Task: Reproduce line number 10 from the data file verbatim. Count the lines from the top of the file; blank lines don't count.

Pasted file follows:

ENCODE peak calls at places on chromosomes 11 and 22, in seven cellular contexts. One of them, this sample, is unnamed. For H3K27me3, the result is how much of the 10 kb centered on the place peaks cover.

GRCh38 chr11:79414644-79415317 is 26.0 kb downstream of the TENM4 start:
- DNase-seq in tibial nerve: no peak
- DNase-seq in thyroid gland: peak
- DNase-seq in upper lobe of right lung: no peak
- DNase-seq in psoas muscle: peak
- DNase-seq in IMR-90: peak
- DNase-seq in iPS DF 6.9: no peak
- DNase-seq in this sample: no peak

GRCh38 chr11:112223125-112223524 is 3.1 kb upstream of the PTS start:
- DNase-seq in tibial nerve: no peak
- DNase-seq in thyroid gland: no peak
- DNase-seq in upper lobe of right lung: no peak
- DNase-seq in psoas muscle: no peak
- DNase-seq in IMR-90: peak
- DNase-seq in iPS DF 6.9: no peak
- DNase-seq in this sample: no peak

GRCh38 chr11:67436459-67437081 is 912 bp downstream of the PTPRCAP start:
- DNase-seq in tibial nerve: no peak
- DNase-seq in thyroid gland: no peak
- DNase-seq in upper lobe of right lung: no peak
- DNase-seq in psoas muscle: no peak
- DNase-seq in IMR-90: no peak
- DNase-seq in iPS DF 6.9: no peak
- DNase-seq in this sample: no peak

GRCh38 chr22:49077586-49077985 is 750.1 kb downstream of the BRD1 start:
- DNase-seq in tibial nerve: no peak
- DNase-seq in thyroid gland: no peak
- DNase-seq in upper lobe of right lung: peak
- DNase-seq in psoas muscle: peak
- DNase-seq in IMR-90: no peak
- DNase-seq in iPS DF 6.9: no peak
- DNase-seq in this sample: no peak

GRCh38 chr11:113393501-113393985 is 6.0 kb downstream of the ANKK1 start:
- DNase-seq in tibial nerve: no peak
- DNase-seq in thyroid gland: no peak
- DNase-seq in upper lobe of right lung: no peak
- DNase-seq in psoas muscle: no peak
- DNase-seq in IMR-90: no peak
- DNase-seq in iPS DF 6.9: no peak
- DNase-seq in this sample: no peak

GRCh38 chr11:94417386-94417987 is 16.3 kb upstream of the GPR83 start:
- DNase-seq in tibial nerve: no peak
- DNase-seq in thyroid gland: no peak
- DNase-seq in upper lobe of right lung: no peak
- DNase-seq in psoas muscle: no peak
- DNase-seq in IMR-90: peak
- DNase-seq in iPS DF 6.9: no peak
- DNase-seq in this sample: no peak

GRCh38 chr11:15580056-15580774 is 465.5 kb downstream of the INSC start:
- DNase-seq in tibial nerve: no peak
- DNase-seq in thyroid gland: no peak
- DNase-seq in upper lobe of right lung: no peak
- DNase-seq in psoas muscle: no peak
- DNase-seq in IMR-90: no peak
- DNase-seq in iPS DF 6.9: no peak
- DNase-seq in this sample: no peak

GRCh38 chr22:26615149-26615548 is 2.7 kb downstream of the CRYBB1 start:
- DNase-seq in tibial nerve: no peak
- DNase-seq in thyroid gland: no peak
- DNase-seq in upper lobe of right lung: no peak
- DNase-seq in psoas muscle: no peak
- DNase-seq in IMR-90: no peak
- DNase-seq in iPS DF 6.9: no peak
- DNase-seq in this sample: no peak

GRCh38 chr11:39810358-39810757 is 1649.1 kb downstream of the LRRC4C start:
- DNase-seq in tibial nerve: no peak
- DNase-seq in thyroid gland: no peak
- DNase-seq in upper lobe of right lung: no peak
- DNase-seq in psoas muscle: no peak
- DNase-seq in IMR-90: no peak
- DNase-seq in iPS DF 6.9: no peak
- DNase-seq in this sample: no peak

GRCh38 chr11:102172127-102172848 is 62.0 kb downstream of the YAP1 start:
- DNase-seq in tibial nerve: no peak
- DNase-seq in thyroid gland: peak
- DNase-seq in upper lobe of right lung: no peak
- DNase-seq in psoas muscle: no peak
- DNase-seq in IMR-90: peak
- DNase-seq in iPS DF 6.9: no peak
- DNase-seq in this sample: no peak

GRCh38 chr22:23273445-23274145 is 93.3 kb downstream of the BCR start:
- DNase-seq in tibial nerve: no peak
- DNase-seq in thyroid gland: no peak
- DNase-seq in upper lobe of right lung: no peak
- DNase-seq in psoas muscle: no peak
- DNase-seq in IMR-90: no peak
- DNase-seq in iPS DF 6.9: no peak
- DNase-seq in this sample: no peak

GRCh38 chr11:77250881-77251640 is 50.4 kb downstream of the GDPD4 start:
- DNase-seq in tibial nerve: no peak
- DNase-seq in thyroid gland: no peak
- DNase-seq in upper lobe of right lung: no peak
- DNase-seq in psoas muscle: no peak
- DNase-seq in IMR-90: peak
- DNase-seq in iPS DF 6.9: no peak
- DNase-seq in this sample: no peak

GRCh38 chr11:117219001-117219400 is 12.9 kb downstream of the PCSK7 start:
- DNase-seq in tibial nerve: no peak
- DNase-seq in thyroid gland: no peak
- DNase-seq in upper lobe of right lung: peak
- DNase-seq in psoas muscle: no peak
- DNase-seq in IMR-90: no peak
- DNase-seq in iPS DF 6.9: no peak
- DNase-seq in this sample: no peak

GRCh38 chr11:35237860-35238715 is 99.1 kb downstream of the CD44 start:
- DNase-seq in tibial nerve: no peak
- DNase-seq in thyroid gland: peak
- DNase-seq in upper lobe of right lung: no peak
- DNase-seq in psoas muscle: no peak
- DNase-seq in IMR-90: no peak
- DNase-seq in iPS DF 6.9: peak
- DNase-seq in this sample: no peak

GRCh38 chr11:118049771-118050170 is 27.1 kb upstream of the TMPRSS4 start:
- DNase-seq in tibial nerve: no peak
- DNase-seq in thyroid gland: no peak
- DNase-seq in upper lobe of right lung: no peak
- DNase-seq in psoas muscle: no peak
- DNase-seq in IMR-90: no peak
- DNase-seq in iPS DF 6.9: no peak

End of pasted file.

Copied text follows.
GRCh38 chr11:112223125-112223524 is 3.1 kb upstream of the PTS start: